-Alex

Offline neilh

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Any chance we could get some discussion of the actual workshop presentations in this thread?
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Offline kkattula

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     Isn't the key difference that this plan budgets and schedules to actually launch missions, with actual in-space hardware, on actual launch vehicles?
    The whole point is that this technology has been "worked in the past" (as you say), in the lab and ground-tests, but there was little or no allocated money or plan to actually fly. Before now.
-Alex

You're kidding right?  One (less than 60 kg) robot to the moon in 2015 and a robot on the ISS are the only actual flights listed. Everything else is ground test.

Is it so hard to think you could cut CxP down to a simple SD HLV plus Orion, fund a moderate CCDev program, and still afford to increase the spend on R&D? And maybe throw in a little extra in 2011-2013 to stretch the Shuttle and close the gap.


Offline neilh

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You're kidding right?  One (less than 60 kg) robot to the moon in 2015 and a robot on the ISS are the only actual flights listed. Everything else is ground test.

Huh? I think we're looking at different presentations. All of the FTD missions and robotic precursor missions are orbital or BEO flights, plus the ETDD autonomous atmospheric lander flights.
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Offline 2552

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Bump. Day 2 presentations released. Same url, below the Day 1 presentations.

http://www.nasa.gov/exploration/new_space_enterprise/home/workshop_home.html

Offline 2552

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From the CRYOSTAT presentation, page 14:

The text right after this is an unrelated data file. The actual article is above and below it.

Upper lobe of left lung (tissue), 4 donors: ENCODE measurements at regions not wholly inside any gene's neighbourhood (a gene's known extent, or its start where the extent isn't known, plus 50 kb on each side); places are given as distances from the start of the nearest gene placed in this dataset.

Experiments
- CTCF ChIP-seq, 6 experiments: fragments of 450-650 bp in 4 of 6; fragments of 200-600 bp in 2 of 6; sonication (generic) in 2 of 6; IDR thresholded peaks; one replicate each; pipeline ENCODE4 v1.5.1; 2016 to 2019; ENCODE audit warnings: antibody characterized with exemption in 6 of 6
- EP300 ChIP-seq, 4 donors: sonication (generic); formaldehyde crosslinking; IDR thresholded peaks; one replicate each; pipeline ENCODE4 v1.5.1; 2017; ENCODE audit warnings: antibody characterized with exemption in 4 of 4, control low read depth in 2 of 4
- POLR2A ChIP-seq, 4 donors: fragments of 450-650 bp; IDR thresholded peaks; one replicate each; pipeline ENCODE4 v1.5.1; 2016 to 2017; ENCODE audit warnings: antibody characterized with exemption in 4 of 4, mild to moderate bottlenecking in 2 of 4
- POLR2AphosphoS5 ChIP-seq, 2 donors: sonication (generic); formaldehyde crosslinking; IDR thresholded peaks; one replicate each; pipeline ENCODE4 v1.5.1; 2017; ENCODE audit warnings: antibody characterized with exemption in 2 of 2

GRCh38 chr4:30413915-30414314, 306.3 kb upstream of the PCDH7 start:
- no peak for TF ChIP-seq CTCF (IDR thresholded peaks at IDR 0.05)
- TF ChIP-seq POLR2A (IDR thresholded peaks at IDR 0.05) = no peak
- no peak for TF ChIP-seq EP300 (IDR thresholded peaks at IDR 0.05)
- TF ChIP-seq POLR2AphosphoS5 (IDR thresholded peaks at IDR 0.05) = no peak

Quote
In-orbit transfer of propellants allows space vehicles to be refueled on-orbit.
  May reduce launch vehicle weight due to P/L being flown dry or reduced prop
Enables commercial providers to deliver on-orbit propellants.
  Enables on-orbit assembly, satellite servicing missions, and resupply or empty or partially filled
stages and spacecraft.

I wondered whether commercial launchers would be filling the depot, or the HLV itself would. Guess that answers that.

They also seem to be leaning towards a LOX/methane upper stage/depot (page 16).

Offline neilh

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They also seem to be leaning towards a LOX/methane upper stage/depot (page 16).

I'm not sure how much I agree with it, but here's the current rationale (presumably subject to change as the RFI proceeds) on preferring LOX/LCH4 over LOX/LH2:

http://www.nasa.gov/pdf/458814main_FTD_CRYOGENICPropellantSTorageAndTransferMission.pdf
Quote
Cryogen Options Review: Why Methane (vs. Hydrogen)
A early LOX/Methane demo offers advantages:
Enables methane-based systems and mitigates risks for LH2 systems.
Allows direct comparison of active vs. passive cooling.
Leverages recent investments in LO2/LCH4 cryo fluid management
Leverages recent investments in pressure-fed engines
Breaks the barrier for long-duration cryo systems.
A LOX/Hydrogen demo in foreseeable future is possible.
Low cryo cooler TRL implies shorter mission duration.
No accurate gauging method for unsettled propellants.
Due to similarity of LOX and LCH4 properties (e.g. temp, density, etc.), the same components may be qualified and used for ground test and flight hardware.
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Offline rcoppola

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Why is there no scaled up BEO "dream chaser" type spacecraft concept included to fly atop a new liquid HLV? So much legacy knowledge afer 30 years of shuttle. Certainly we can "re-imagine" a more cost effective and technically  superior RLV at this point. I feel as if it should be part of their discussion.   
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Offline 2552

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The 2nd thumbnail on page 8 of the Heavy Lift & Propulsion Technology (HL&PT) presentation shows something like that actually.

See the picture attached to this post.

Offline robertross

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Wow, I think we have our answer for the Node 1 Test article that is in the Space Station Processing facility!

On page 13 of the Inflatable Module Mission document.

Node 4 (Option).

How cool is that!